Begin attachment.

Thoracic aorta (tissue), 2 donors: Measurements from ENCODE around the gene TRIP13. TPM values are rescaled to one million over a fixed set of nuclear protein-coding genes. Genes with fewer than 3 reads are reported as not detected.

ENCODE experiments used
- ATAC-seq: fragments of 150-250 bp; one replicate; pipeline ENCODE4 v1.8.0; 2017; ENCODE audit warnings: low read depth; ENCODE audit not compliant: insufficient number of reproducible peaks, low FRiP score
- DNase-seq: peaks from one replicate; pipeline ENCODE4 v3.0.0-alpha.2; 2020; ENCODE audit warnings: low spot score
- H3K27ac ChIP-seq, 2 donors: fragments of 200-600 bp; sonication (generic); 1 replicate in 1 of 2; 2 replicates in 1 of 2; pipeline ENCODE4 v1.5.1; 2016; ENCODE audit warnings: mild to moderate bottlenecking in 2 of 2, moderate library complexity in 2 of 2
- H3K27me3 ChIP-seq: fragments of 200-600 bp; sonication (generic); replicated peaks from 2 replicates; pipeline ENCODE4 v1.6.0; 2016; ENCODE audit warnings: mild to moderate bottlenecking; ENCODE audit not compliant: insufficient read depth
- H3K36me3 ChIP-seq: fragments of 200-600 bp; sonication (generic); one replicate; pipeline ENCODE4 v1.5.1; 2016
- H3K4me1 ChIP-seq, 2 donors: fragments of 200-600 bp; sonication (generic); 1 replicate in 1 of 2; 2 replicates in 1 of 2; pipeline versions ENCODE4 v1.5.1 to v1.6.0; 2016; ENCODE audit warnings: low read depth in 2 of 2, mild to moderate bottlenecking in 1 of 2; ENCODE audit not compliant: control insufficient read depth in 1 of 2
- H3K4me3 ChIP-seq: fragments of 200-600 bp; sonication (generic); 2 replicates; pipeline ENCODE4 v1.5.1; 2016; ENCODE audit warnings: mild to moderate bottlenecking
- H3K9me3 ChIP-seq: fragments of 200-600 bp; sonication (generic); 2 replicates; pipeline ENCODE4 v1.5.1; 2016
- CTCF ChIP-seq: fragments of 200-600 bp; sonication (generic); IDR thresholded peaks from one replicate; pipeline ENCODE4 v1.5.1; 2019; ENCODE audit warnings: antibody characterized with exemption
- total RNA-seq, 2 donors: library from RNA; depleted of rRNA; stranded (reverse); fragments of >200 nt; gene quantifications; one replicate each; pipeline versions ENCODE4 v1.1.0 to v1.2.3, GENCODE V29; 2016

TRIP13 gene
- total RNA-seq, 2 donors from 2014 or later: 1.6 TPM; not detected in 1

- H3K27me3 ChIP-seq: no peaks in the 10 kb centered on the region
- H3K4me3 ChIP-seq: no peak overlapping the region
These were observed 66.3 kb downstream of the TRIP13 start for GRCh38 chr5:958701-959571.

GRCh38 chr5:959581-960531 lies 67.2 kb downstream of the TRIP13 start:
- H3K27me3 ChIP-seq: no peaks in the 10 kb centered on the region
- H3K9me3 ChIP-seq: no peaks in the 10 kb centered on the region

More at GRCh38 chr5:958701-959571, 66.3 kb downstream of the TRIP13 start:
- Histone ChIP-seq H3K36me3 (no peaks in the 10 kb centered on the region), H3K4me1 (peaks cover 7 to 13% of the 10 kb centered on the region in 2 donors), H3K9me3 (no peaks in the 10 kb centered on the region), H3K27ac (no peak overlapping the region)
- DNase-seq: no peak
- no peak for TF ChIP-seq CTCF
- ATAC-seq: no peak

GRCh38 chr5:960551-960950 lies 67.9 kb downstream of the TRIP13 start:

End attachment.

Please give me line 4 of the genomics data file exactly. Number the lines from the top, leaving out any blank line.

- DNase-seq: peaks from one replicate; pipeline ENCODE4 v3.0.0-alpha.2; 2020; ENCODE audit warnings: low spot score